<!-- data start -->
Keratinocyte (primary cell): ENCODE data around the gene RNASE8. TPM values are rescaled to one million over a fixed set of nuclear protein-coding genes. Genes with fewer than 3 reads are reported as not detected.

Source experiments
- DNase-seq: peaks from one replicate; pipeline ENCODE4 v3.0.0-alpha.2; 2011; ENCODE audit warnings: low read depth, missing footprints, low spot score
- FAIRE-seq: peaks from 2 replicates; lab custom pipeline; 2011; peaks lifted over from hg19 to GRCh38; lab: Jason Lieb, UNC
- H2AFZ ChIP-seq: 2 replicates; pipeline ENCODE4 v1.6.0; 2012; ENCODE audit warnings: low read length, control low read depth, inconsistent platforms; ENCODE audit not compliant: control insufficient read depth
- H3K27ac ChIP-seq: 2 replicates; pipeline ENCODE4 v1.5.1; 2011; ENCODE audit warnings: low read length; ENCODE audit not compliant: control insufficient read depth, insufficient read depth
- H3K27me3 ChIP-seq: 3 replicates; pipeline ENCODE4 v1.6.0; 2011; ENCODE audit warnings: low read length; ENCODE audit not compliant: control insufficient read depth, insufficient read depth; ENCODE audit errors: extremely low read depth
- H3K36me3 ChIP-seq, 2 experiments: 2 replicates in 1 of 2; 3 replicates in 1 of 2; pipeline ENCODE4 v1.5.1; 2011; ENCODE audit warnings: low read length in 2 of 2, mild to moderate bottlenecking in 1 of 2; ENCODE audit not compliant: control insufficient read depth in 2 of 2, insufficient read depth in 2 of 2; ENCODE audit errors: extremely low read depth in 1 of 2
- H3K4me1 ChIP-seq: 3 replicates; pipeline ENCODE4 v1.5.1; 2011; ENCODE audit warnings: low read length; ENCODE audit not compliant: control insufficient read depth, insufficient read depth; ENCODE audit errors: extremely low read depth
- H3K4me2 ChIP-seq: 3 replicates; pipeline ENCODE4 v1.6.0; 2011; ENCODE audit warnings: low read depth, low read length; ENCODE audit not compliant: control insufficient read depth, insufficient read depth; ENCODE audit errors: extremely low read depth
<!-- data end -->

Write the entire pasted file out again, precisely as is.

Keratinocyte (primary cell): ENCODE data around the gene RNASE8. TPM values are rescaled to one million over a fixed set of nuclear protein-coding genes. Genes with fewer than 3 reads are reported as not detected.

Source experiments
- DNase-seq: peaks from one replicate; pipeline ENCODE4 v3.0.0-alpha.2; 2011; ENCODE audit warnings: low read depth, missing footprints, low spot score
- FAIRE-seq: peaks from 2 replicates; lab custom pipeline; 2011; peaks lifted over from hg19 to GRCh38; lab: Jason Lieb, UNC
- H2AFZ ChIP-seq: 2 replicates; pipeline ENCODE4 v1.6.0; 2012; ENCODE audit warnings: low read length, control low read depth, inconsistent platforms; ENCODE audit not compliant: control insufficient read depth
- H3K27ac ChIP-seq: 2 replicates; pipeline ENCODE4 v1.5.1; 2011; ENCODE audit warnings: low read length; ENCODE audit not compliant: control insufficient read depth, insufficient read depth
- H3K27me3 ChIP-seq: 3 replicates; pipeline ENCODE4 v1.6.0; 2011; ENCODE audit warnings: low read length; ENCODE audit not compliant: control insufficient read depth, insufficient read depth; ENCODE audit errors: extremely low read depth
- H3K36me3 ChIP-seq, 2 experiments: 2 replicates in 1 of 2; 3 replicates in 1 of 2; pipeline ENCODE4 v1.5.1; 2011; ENCODE audit warnings: low read length in 2 of 2, mild to moderate bottlenecking in 1 of 2; ENCODE audit not compliant: control insufficient read depth in 2 of 2, insufficient read depth in 2 of 2; ENCODE audit errors: extremely low read depth in 1 of 2
- H3K4me1 ChIP-seq: 3 replicates; pipeline ENCODE4 v1.5.1; 2011; ENCODE audit warnings: low read length; ENCODE audit not compliant: control insufficient read depth, insufficient read depth; ENCODE audit errors: extremely low read depth
- H3K4me2 ChIP-seq: 3 replicates; pipeline ENCODE4 v1.6.0; 2011; ENCODE audit warnings: low read depth, low read length; ENCODE audit not compliant: control insufficient read depth, insufficient read depth; ENCODE audit errors: extremely low read depth